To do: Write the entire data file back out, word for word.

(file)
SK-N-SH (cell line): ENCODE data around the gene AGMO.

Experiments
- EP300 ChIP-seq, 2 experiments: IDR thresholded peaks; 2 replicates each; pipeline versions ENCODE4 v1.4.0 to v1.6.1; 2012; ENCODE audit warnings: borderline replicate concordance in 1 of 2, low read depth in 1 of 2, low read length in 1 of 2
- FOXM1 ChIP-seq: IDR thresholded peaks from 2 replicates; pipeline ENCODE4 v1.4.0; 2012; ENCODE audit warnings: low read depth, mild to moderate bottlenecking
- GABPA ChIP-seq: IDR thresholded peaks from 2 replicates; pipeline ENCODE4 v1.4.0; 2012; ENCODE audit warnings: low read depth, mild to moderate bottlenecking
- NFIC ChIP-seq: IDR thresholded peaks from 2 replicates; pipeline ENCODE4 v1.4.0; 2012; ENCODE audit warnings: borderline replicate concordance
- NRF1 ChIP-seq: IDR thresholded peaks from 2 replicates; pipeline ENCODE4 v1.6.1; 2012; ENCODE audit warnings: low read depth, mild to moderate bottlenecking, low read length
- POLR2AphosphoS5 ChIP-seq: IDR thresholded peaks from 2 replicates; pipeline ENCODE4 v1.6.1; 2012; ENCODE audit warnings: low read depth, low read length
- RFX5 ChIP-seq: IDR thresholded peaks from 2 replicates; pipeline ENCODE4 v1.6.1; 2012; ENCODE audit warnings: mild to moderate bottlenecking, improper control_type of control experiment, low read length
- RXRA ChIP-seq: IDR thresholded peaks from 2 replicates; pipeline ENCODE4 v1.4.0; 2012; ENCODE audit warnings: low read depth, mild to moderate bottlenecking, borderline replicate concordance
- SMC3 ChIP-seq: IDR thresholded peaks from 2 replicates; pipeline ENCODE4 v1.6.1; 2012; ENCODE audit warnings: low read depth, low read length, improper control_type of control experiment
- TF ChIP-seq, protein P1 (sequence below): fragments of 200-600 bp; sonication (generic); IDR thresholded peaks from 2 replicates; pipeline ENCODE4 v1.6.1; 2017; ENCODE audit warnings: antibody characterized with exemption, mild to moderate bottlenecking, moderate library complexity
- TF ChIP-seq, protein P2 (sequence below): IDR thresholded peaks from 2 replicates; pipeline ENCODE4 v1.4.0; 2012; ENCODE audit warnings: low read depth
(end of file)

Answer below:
SK-N-SH (cell line): ENCODE data around the gene AGMO.

Experiments
- EP300 ChIP-seq, 2 experiments: IDR thresholded peaks; 2 replicates each; pipeline versions ENCODE4 v1.4.0 to v1.6.1; 2012; ENCODE audit warnings: borderline replicate concordance in 1 of 2, low read depth in 1 of 2, low read length in 1 of 2
- FOXM1 ChIP-seq: IDR thresholded peaks from 2 replicates; pipeline ENCODE4 v1.4.0; 2012; ENCODE audit warnings: low read depth, mild to moderate bottlenecking
- GABPA ChIP-seq: IDR thresholded peaks from 2 replicates; pipeline ENCODE4 v1.4.0; 2012; ENCODE audit warnings: low read depth, mild to moderate bottlenecking
- NFIC ChIP-seq: IDR thresholded peaks from 2 replicates; pipeline ENCODE4 v1.4.0; 2012; ENCODE audit warnings: borderline replicate concordance
- NRF1 ChIP-seq: IDR thresholded peaks from 2 replicates; pipeline ENCODE4 v1.6.1; 2012; ENCODE audit warnings: low read depth, mild to moderate bottlenecking, low read length
- POLR2AphosphoS5 ChIP-seq: IDR thresholded peaks from 2 replicates; pipeline ENCODE4 v1.6.1; 2012; ENCODE audit warnings: low read depth, low read length
- RFX5 ChIP-seq: IDR thresholded peaks from 2 replicates; pipeline ENCODE4 v1.6.1; 2012; ENCODE audit warnings: mild to moderate bottlenecking, improper control_type of control experiment, low read length
- RXRA ChIP-seq: IDR thresholded peaks from 2 replicates; pipeline ENCODE4 v1.4.0; 2012; ENCODE audit warnings: low read depth, mild to moderate bottlenecking, borderline replicate concordance
- SMC3 ChIP-seq: IDR thresholded peaks from 2 replicates; pipeline ENCODE4 v1.6.1; 2012; ENCODE audit warnings: low read depth, low read length, improper control_type of control experiment
- TF ChIP-seq, protein P1 (sequence below): fragments of 200-600 bp; sonication (generic); IDR thresholded peaks from 2 replicates; pipeline ENCODE4 v1.6.1; 2017; ENCODE audit warnings: antibody characterized with exemption, mild to moderate bottlenecking, moderate library complexity
- TF ChIP-seq, protein P2 (sequence below): IDR thresholded peaks from 2 replicates; pipeline ENCODE4 v1.4.0; 2012; ENCODE audit warnings: low read depth